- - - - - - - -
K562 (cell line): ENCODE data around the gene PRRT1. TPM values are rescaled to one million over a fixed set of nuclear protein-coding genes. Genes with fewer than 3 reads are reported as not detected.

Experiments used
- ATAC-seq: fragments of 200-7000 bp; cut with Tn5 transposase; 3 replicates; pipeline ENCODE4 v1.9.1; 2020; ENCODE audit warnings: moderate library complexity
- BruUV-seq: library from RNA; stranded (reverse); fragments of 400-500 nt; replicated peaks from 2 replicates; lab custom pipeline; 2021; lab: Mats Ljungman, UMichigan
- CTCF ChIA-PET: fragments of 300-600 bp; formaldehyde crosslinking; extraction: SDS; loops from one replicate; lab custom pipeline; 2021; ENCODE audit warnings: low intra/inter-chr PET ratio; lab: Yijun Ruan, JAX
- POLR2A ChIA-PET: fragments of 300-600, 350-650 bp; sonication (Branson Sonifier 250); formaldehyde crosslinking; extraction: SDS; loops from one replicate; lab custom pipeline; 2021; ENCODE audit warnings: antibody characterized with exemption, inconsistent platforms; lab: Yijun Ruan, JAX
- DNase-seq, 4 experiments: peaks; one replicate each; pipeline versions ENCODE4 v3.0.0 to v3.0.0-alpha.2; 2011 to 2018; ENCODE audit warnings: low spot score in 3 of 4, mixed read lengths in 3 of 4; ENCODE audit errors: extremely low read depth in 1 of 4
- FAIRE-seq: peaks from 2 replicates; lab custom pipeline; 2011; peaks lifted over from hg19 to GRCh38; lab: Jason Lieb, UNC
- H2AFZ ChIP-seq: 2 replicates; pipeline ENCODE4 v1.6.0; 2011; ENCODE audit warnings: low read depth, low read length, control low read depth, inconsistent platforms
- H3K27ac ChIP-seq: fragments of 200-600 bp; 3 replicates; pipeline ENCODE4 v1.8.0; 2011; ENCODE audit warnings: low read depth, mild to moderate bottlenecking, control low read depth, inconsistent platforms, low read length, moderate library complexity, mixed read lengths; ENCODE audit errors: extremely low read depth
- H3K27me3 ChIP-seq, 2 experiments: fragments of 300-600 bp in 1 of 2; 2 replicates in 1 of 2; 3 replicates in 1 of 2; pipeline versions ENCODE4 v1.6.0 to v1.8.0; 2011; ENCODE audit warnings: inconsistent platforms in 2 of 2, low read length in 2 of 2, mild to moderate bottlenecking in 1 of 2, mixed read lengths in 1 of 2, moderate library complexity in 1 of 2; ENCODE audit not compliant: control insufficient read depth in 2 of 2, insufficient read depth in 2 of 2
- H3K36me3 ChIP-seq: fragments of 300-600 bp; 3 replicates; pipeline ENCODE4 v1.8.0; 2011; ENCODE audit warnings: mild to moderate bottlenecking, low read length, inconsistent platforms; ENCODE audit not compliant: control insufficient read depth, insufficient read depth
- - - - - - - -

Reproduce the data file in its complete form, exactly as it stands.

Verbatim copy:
K562 (cell line): ENCODE data around the gene PRRT1. TPM values are rescaled to one million over a fixed set of nuclear protein-coding genes. Genes with fewer than 3 reads are reported as not detected.

Experiments used
- ATAC-seq: fragments of 200-7000 bp; cut with Tn5 transposase; 3 replicates; pipeline ENCODE4 v1.9.1; 2020; ENCODE audit warnings: moderate library complexity
- BruUV-seq: library from RNA; stranded (reverse); fragments of 400-500 nt; replicated peaks from 2 replicates; lab custom pipeline; 2021; lab: Mats Ljungman, UMichigan
- CTCF ChIA-PET: fragments of 300-600 bp; formaldehyde crosslinking; extraction: SDS; loops from one replicate; lab custom pipeline; 2021; ENCODE audit warnings: low intra/inter-chr PET ratio; lab: Yijun Ruan, JAX
- POLR2A ChIA-PET: fragments of 300-600, 350-650 bp; sonication (Branson Sonifier 250); formaldehyde crosslinking; extraction: SDS; loops from one replicate; lab custom pipeline; 2021; ENCODE audit warnings: antibody characterized with exemption, inconsistent platforms; lab: Yijun Ruan, JAX
- DNase-seq, 4 experiments: peaks; one replicate each; pipeline versions ENCODE4 v3.0.0 to v3.0.0-alpha.2; 2011 to 2018; ENCODE audit warnings: low spot score in 3 of 4, mixed read lengths in 3 of 4; ENCODE audit errors: extremely low read depth in 1 of 4
- FAIRE-seq: peaks from 2 replicates; lab custom pipeline; 2011; peaks lifted over from hg19 to GRCh38; lab: Jason Lieb, UNC
- H2AFZ ChIP-seq: 2 replicates; pipeline ENCODE4 v1.6.0; 2011; ENCODE audit warnings: low read depth, low read length, control low read depth, inconsistent platforms
- H3K27ac ChIP-seq: fragments of 200-600 bp; 3 replicates; pipeline ENCODE4 v1.8.0; 2011; ENCODE audit warnings: low read depth, mild to moderate bottlenecking, control low read depth, inconsistent platforms, low read length, moderate library complexity, mixed read lengths; ENCODE audit errors: extremely low read depth
- H3K27me3 ChIP-seq, 2 experiments: fragments of 300-600 bp in 1 of 2; 2 replicates in 1 of 2; 3 replicates in 1 of 2; pipeline versions ENCODE4 v1.6.0 to v1.8.0; 2011; ENCODE audit warnings: inconsistent platforms in 2 of 2, low read length in 2 of 2, mild to moderate bottlenecking in 1 of 2, mixed read lengths in 1 of 2, moderate library complexity in 1 of 2; ENCODE audit not compliant: control insufficient read depth in 2 of 2, insufficient read depth in 2 of 2
- H3K36me3 ChIP-seq: fragments of 300-600 bp; 3 replicates; pipeline ENCODE4 v1.8.0; 2011; ENCODE audit warnings: mild to moderate bottlenecking, low read length, inconsistent platforms; ENCODE audit not compliant: control insufficient read depth, insufficient read depth